Editor’s note: This post — a (fake) transcribed interview published in Burnt Tree Magazine — was submitted to NWAF! this morning by Robin Stanley. The (fictional) interviewer was Tim Patterson.
Tim Patterson, from Burnt Tree Magazine: So Robin, tell us about yourself.
Robin: First, Tim, I want to thank you for this opportunity to be interviewed. You are the first magazine to ask me about this subject in my thirty years of involvement with national forests. That’s probably because I have such a strong opinion on what has gone wrong.
Tim: Here at Burnt Tree, we’re trying to carry out a totally objective and comprehensively thorough review of the issue of the collaborative model; we want to generate a totally unbiased article without any preconceived notions. But, and in the spirit of full disclosure, it should be noted that you are the only person we’ll be interviewing on this subject.
(I guess I can get away with saying things like this cuz I am making up this whole interview to meet my needs anyway.)
Tim: So, Robin, tell us a little about your history.
Robin: Well my involvement started thirty years ago as a high school principal, and for the last twenty-six years I’ve been a school superintendent, so I’m keenly aware of what is happening to our forests and to our forest-related revenue in our community. I have seen a lot of changes over the last thirty years and I truly believe our forests are in the worst condition they have been in my lifetime.
Tim: You appear to be pretty passionate about it.
Robin: Yes I am. I am tired of failed policies and feeble politically-correct attempts at trying to fix a serious problem while our forests and communities continue to burn up.
Tim: Well, let’s get right to the point. Almost everyone else I have talked to (opps, I forgot I am the only one being interviewed) says how great the collaborative are working. The Fish People, the recreation people, the lumber mill people all are supportive. Why are you such an objector?
Robin: Because I am more worried about outcomes than political correctness. I see the “fish” people having their own agenda, as well as some lumber people and politicians.
Tim: Would you care to be more specific?
Robin: Damn right I would. Our forests are very complex. Decision on managing forests need to be made based on science. Things like types of trees, age of trees, type of terrain, types of soil, types of wildlife, types of vegetation, endangered species, slope grades, and the like all need to be factored into forest management decisions. These decisions should not be left to a political vote. They should be made by people trained in the field with background and experience in forest management. Such decisions need to pay heed to the balance nature requires, and finally they need to factor in the potential for catastrophic wildfire. Our forests are sick, infested, and dying.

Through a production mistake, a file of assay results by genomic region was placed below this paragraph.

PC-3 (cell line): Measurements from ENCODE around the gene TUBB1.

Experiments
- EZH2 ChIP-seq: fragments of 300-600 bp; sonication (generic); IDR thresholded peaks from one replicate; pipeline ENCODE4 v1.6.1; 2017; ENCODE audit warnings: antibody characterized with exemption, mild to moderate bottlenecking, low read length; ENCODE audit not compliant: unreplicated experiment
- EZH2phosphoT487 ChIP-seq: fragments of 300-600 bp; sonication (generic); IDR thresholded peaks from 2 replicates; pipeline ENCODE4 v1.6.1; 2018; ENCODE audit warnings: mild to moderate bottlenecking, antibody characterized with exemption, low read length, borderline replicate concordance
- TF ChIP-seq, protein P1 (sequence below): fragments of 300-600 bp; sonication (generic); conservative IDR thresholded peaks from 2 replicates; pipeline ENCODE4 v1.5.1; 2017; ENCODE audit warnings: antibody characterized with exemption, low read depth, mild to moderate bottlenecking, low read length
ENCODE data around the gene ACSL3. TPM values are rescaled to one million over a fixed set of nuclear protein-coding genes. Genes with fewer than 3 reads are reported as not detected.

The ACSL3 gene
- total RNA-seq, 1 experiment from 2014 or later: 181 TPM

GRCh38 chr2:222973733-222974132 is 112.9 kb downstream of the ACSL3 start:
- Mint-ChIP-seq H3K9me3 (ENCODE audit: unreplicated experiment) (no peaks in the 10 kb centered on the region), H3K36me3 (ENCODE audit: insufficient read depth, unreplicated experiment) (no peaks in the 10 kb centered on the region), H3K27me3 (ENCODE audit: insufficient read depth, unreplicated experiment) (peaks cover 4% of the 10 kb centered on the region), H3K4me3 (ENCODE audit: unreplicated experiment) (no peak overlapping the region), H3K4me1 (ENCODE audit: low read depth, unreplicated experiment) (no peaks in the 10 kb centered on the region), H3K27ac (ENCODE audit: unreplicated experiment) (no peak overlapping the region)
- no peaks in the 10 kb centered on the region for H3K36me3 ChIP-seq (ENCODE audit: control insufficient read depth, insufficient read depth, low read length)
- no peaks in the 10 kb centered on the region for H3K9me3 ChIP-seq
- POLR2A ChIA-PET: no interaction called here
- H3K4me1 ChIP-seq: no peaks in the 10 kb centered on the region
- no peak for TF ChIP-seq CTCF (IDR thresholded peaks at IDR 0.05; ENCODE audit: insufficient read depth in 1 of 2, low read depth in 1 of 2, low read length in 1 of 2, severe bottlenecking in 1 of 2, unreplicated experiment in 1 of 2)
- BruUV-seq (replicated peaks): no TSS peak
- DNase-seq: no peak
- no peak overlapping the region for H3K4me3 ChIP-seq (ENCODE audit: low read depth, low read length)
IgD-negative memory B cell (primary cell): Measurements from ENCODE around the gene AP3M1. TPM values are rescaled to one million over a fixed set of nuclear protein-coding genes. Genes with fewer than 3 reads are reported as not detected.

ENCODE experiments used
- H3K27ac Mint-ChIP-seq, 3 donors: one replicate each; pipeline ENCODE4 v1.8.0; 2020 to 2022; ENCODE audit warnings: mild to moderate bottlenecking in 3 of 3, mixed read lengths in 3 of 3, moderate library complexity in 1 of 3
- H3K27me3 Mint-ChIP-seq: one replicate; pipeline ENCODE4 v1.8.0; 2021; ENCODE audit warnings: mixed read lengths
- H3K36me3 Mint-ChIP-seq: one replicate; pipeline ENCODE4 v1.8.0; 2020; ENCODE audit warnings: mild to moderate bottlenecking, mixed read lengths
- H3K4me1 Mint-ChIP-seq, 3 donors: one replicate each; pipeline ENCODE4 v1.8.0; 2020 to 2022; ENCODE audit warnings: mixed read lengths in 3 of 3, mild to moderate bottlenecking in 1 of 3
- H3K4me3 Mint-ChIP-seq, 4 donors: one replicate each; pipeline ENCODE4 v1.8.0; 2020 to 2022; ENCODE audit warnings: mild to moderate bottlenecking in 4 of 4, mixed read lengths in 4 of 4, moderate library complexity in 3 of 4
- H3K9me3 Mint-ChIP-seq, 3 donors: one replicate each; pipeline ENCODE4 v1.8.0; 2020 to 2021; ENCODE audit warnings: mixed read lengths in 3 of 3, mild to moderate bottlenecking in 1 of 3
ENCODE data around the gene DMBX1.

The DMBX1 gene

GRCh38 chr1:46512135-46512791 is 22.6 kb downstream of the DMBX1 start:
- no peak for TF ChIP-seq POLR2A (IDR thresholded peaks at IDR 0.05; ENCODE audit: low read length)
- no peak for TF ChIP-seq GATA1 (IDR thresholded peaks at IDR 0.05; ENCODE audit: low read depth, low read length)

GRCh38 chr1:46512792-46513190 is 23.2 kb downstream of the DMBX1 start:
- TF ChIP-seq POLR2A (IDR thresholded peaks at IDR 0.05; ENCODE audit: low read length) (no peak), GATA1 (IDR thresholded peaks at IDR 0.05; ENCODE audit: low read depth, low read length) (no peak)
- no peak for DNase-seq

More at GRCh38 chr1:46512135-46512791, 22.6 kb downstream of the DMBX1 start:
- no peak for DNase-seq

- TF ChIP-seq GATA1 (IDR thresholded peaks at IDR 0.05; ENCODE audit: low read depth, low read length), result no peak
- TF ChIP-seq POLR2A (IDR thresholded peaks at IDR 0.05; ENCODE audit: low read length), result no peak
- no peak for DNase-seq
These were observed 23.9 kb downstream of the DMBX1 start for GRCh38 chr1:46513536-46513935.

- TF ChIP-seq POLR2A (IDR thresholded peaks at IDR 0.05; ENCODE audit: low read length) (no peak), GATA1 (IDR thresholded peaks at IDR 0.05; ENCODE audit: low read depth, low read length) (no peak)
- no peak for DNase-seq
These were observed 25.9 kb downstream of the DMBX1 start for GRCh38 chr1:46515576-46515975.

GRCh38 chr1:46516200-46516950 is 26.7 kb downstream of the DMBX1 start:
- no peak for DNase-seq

Picture this, a segment of our nation’s population has become sick that the Center for Disease Control intervenes and determines that a portion of our population needs to be treated or the disease will continue to spread and kill people. So the CDC calls together a group of people and says instead of using our scientists and experienced people, we want to do what is politically correct. CDC says, “Let’s get together a group of people, explain the problem to them, and then let them vote. And if some members of this committee doesn’t like what the committee’s majority decided to do, then they can stop the implementation by going to court.”
Tim: Come on Robin, isn’t that a little extreme?
Robin: Well think about it, Tim. People are losing their homes, their livestock, their livelihoods, forests are burning up, wildlife is dying, and watersheds are being destroyed. How bad does it have to get??? I am an “outcome” person not a process person. While the collaborative model is a politically correct process, look at the outcomes. In Chief Tidwell’s interview with the Idaho Statesmen he states that collaborative have treated 1.45 million acres and harvested 1.2 billion board feet over the last five years across our entire system of national forests. That’s a joke. To use my old analogy again, that is like throwing a deck chair off the Titanic to keep it from sinking. Shoshone County alone has almost two million acres of forest and at one time sold 150 million board feet in one year. And nationwide the collaborative model is averaging only 240 million board feet per year. That is a joke when it comes to solving our national forest problem.
Again, look at the outcomes. If the collaborative model was working why are we still having the worst fire seasons in years and can expect it to only get worse.
Tim: So Robin, Do you refuse to accept the fact that global warming is causing it ?
Robin: No, I am saying climate change is contributing to it. But we can do very little to control climate change. But we can control the amount and intensity of fire. If you go to an eighth grade science book, and if you go to the Forest Service’s website and checkout Smokey, both sources talk about the fire triangle. It takes three components to make fire. You need oxygen, heat and a fuel. We cannot control the amount of oxygen so what is left? — heat and fuel. We attempt to control heat by dropping water and pray for snow. But we can’t get enough water on big fires so what’s left. Fuel, of course! We can control the amount of fuel. We can thin our forests and manage the amount of fuel like we control the throttle on our car engine. Less fuel means less fire. I’ll admit that the type of fuel also makes a difference. But the bottom line is , no fuel no fire. Less fuel, less fire. I cannot understand for the life of my why some environmentalist commentators don’t get that.
Tim: So Robin, if the collaborative model is not the answer, do you have a better suggestion?